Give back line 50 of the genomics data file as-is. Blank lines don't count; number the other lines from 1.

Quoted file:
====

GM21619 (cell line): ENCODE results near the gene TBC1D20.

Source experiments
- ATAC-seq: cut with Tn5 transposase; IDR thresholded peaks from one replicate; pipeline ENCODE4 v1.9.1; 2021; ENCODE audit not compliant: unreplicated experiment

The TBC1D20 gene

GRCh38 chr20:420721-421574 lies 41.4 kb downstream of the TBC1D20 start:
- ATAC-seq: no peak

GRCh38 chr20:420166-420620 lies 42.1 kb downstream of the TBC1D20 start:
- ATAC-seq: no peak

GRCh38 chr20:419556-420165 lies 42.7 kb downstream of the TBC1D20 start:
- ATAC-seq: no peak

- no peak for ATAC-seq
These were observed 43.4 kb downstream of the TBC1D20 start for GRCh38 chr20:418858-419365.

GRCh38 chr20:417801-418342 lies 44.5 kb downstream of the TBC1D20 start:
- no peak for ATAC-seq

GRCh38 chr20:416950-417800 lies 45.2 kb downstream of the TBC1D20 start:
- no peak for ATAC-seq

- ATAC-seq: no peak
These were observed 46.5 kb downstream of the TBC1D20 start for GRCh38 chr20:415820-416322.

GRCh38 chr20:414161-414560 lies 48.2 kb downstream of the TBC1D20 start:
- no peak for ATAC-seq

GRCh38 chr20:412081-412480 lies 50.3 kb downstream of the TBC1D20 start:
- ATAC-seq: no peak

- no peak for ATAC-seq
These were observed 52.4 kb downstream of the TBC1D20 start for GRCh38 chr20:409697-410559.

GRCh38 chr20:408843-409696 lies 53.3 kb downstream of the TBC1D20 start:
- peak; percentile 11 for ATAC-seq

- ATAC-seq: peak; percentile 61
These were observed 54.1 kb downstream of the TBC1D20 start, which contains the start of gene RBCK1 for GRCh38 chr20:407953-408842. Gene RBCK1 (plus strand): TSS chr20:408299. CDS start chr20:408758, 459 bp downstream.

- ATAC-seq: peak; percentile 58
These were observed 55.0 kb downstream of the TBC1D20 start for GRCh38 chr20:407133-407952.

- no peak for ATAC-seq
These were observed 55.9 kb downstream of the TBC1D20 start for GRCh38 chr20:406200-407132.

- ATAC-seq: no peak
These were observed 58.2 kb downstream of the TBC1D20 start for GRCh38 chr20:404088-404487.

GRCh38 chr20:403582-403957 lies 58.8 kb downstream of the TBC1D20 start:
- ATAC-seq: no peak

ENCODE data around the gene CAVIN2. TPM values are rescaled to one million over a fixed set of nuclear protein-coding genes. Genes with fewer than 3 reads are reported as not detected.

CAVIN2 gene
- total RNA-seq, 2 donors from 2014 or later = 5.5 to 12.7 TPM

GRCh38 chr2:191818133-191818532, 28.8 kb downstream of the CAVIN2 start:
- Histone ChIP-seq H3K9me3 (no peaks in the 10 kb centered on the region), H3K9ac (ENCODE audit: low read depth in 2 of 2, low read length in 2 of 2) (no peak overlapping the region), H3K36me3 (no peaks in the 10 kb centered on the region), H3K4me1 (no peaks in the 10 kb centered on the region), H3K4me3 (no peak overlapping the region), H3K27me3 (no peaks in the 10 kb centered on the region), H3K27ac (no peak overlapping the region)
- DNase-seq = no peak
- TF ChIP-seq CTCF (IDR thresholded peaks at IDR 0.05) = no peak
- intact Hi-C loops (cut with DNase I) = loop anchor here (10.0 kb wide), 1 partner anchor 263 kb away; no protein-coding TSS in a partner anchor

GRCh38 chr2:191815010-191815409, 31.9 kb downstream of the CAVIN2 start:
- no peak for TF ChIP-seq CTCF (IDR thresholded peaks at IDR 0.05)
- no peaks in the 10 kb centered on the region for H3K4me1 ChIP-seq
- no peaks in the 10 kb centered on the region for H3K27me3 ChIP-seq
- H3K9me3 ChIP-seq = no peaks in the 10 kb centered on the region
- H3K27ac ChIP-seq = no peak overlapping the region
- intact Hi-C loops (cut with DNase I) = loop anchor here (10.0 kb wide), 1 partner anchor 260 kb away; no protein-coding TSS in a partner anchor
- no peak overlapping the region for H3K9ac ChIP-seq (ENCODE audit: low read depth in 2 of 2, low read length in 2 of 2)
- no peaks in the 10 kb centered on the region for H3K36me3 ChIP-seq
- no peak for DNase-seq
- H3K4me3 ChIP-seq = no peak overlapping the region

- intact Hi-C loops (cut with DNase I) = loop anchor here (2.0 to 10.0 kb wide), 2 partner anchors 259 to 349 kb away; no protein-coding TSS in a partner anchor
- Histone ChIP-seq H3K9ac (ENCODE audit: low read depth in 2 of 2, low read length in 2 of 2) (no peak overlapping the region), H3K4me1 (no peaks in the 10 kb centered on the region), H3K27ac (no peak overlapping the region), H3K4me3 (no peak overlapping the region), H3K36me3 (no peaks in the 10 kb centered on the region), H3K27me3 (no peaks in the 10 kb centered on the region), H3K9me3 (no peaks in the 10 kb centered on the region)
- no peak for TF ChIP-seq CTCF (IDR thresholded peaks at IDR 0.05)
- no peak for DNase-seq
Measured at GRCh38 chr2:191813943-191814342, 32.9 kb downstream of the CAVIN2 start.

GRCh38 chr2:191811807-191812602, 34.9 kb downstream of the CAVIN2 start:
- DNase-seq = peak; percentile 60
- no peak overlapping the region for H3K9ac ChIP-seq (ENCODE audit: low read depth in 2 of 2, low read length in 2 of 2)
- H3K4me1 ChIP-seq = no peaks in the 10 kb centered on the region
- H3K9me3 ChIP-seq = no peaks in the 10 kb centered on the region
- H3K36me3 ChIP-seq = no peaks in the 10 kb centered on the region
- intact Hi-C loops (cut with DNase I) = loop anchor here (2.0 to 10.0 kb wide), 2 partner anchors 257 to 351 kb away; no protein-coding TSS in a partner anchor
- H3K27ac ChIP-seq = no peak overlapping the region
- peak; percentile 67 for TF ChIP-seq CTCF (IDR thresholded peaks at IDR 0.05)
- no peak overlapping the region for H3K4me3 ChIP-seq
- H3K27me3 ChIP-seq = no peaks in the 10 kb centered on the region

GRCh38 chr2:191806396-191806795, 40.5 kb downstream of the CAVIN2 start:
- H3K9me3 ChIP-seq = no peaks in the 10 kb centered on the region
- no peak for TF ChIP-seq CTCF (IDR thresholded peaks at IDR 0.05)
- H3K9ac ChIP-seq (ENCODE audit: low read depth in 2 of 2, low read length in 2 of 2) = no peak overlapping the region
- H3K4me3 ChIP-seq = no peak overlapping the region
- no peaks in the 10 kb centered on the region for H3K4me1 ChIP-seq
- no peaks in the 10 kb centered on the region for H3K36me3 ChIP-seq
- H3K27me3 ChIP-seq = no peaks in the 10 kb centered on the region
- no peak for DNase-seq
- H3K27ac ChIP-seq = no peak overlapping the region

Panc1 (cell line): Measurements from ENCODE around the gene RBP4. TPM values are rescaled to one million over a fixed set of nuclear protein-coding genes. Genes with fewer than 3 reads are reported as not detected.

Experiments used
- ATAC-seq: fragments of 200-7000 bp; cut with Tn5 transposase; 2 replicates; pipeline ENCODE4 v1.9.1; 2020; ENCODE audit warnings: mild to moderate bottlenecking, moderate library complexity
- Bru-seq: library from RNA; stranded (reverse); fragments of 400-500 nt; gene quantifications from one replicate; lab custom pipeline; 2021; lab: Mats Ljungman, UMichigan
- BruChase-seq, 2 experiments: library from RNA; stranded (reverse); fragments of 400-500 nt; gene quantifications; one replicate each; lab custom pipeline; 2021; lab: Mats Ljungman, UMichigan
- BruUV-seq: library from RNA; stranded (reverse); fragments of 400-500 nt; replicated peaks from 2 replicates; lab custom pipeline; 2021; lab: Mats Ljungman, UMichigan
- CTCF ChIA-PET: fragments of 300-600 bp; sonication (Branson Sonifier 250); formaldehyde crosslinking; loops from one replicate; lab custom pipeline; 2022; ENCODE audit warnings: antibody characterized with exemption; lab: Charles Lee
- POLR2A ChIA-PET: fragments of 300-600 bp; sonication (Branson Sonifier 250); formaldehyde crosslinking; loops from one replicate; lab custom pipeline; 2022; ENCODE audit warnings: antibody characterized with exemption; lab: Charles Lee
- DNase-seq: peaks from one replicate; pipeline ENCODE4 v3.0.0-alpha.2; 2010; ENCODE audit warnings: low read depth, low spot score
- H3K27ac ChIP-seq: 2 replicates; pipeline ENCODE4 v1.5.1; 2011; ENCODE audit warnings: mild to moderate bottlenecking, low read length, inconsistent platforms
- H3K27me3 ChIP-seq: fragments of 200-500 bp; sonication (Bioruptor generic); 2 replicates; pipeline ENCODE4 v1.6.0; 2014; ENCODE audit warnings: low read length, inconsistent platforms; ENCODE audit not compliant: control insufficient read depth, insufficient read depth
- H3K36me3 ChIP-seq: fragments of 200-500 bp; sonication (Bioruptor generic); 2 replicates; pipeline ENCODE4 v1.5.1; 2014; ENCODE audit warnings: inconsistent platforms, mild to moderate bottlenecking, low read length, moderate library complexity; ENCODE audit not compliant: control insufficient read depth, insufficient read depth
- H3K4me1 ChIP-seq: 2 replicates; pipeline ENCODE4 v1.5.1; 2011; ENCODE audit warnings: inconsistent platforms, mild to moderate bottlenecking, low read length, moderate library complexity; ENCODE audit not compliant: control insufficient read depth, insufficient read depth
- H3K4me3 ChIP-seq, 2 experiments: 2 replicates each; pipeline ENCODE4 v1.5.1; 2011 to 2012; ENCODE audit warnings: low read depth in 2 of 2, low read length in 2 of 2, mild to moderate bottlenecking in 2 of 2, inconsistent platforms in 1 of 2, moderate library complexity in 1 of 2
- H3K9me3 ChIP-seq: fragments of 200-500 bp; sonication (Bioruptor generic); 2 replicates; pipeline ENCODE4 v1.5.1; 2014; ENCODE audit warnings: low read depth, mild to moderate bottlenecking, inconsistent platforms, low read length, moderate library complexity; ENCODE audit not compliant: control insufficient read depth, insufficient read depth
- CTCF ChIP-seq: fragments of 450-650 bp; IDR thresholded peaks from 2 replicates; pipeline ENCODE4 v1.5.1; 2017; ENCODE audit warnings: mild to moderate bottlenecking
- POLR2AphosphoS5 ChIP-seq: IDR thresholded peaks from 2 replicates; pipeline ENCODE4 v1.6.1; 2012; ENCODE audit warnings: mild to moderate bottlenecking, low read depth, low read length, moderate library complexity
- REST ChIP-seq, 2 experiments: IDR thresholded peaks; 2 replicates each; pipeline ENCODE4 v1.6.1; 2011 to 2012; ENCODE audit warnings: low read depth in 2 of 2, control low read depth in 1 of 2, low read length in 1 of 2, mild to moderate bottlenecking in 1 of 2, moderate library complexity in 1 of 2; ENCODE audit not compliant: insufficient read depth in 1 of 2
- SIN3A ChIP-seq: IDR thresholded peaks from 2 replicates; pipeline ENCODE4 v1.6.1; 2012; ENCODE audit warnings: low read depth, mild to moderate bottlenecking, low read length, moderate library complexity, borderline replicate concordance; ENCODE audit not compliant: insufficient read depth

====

- H3K27ac ChIP-seq = no peak overlapping the region